NU And NSTAR Reach Comprehensive Merger-Related Agreement With Connecticut AG And OCC

Please replace the release with the following corrected version, adding executive titles to second and third graphs.

The corrected release reads:

NU AND NSTAR REACH COMPREHENSIVE MERGER-RELATED AGREEMENT WITH CONNECTICUT AG AND OCC

Utilities agree to rate benefits for customers, enhanced environmental commitments and sustained community support

Northeast Utilities (NYSE: NU) and NSTAR (NYSE: NST) have reached a comprehensive merger-related agreement with the Connecticut Attorney General and the Office of Consumer Counsel (OCC) that will guarantee substantial customer and environmental benefits.

“We are pleased to have reached this settlement agreement with the Attorney General and the Office of Consumer Counsel,” said Charles W. Shivery, NU’s chairman, president and chief executive officer. “The agreement will provide constructive and tangible benefits for Connecticut customers and communities.”

“With today’s announcement we move one step closer to completing this important merger,” noted Thomas J. May, NSTAR’s chairman, president and chief executive officer. “The merger will benefit all of our customers by creating a stronger company that is expected to provide higher service levels and lower costs over the long term.”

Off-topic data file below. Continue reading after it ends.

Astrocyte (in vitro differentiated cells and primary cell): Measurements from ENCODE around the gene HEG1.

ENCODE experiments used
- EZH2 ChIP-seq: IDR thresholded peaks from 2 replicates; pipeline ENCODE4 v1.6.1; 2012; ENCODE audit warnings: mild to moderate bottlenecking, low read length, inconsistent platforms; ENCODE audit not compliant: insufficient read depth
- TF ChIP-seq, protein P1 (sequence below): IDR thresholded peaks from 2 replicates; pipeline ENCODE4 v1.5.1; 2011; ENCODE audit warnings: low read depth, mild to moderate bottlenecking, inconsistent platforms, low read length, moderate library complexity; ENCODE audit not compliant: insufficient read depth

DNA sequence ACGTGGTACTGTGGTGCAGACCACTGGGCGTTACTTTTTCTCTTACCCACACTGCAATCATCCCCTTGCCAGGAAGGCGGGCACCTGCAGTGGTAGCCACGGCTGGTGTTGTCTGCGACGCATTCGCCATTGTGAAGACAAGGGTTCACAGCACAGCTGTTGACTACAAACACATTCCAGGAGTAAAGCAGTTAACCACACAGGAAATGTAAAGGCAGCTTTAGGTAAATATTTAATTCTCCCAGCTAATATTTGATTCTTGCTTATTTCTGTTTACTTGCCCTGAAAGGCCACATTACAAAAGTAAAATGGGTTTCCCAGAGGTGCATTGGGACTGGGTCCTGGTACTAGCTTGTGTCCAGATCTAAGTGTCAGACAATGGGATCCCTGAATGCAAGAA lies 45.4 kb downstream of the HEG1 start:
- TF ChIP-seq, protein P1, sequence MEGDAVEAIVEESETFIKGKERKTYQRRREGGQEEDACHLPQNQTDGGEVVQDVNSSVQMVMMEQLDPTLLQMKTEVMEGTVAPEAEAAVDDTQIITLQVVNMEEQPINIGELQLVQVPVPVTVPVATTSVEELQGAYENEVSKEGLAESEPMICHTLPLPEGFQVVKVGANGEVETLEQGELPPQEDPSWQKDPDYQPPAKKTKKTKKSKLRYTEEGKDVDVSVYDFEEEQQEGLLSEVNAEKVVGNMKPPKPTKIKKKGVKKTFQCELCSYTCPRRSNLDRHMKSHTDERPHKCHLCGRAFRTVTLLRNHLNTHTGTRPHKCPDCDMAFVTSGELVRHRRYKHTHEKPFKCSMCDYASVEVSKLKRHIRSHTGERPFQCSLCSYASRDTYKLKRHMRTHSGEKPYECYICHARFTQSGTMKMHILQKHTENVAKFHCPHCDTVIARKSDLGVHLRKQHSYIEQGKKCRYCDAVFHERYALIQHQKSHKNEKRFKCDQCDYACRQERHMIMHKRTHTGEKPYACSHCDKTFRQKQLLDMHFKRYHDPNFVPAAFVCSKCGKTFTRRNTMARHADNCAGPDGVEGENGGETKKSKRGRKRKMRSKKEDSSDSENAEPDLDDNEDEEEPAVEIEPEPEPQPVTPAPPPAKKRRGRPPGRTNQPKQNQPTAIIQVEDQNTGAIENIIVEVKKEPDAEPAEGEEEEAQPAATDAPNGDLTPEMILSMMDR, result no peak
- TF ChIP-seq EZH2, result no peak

The settlement agreement calls for a one-time, $25 million rate credit and the freezing of base distribution rates until December 1, 2014, for customers of The Connecticut Light and Power Company (CL&P). It also calls for the investment of another $15 million to be set aside to fund energy efficiency programs for low-income customers and projects associated with the development of electric vehicle infrastructure, microgrids and renewable energy.

CL&P will submit to Connecticut’s Public Utilities Regulatory Authority (PURA) a multi-year plan and cost-recovery mechanism for a $300 million investment in additional resiliency as part of its ongoing effort to improve system performance. CL&P will also forgo recovery of $40 million of the approximately $260 million of costs it incurred as a result of the two major storms of 2011, and it will defer storm recovery until after the company’s next rate case. Both resiliency spending and storm cost recovery will be subject to review and approval by PURA.

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